My Father Taught Me

Poem by Staff Writer Cecilia Caballero


My father taught me

To hate the flatness of his nose

And its broadness, his dark lips the color

Of rotting piloncillo. The curls that

He always kept shorn and short.


He never wears shorts because he doesn’t

Want to get darker. He only wears slacks

In shades of tans and blues which he buys

From Mervny’s once a year during Christmas sales

(He wrapped them himself in flimsy festive paper and then opened

Them just to have something to hold up for the camera) and he would

Raise his pant leg and shout, “Mira, mija, soy white!”


The skin he feared would darken under the sun

Appeared in my tan skin, my curls that I grew out because

I did not hate them like he does. But I did when I was three.

I took a bottle of baby powder and dusted my body

Into snow like all the blonde girls that I watched on TV.


The powder creased and bunched underneath my eyes,

Nostrils, mouth, collarbone. “Mira, soy white!” My father laughed

When I emerged from the bathroom. My father, his piloncillo lips,

The color of sugar he melted in a saucepan when he baked pan dulce

I laughed too, and with that single blow of air, an exhalation.

A declaration. Powder spills from skin.

This whiteness does not work.


 

Based in Los Angeles, Cecilia Caballero is an Afro-Chicana single mother, poet, creative nonfiction writer, and teaching artist. She has received fellowships from Macondo, Tin House, VONA and the Women's National Book Association and she is coeditor of the bestselling book, The Chicana M (other) work Anthology: Porque Sin Madres No Hay Revolución (The University of Arizona Press 2019). As a teaching artist, Cecilia has been invited to teach poetry workshops at the University of Arizona, Parenting for Liberation, East Los Angeles College, CSU Humboldt, and more. Her creative work has been published in Dryland, Epiphany, The Nasiona, Gathering: A Women Who Submit Anthology, Raising Mothers, The Acentos Review, and elsewhere. Cecilia also recently received a 2021 Pushcart nomination for her poem, "The Revenge of Henrietta Lacks." She is currently working on her first book of creative nonfiction/memoir and starting her second and more experimental book of hybrid poetry and prose about the intersections of BIPOC sci fi and social justice.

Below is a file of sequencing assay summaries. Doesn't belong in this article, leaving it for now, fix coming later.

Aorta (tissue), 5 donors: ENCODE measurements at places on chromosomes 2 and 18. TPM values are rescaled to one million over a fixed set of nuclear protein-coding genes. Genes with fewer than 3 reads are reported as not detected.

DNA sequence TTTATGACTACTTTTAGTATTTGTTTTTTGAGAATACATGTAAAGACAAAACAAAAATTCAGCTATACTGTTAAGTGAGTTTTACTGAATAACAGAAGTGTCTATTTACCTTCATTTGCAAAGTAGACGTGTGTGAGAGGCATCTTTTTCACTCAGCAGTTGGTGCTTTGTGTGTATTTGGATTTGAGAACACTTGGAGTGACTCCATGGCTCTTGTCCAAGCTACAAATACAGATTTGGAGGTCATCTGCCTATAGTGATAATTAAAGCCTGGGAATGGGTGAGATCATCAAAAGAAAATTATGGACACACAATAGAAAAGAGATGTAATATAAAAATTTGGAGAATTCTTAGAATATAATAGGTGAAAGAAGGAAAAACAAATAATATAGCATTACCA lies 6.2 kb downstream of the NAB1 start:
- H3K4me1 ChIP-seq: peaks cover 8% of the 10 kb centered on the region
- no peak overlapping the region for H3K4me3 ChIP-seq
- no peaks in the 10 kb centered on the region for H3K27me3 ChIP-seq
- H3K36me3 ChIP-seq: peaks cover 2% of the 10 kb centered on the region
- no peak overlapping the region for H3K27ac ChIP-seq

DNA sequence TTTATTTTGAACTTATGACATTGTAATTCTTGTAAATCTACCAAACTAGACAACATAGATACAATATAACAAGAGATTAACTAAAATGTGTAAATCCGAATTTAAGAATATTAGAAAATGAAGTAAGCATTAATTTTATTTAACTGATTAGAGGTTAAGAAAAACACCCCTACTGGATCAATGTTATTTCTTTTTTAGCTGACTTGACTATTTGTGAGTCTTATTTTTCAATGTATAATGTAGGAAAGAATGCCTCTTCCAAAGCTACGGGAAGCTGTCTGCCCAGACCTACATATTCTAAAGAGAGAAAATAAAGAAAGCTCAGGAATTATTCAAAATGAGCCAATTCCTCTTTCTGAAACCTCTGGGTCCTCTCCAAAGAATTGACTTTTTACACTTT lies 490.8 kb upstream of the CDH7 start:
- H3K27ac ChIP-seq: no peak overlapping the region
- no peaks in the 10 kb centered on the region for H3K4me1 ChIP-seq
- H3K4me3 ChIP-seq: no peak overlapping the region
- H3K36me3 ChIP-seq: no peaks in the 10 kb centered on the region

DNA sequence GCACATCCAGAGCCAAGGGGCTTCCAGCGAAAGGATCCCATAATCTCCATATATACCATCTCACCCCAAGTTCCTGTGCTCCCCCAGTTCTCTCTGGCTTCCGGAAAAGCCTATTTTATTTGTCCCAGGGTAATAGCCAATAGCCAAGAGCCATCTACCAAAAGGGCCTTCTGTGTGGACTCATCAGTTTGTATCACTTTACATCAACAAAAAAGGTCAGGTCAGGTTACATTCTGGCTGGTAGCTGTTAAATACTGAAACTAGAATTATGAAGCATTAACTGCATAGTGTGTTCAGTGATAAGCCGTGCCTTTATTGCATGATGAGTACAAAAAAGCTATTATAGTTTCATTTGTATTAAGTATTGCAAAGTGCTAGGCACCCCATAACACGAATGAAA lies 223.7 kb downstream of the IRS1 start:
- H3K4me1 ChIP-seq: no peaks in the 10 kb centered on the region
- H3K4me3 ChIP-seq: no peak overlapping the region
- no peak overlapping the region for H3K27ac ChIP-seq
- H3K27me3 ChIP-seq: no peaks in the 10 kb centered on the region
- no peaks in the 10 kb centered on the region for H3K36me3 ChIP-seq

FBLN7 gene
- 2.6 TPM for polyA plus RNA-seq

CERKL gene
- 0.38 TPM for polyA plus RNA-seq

Image by Nathan Dumlao

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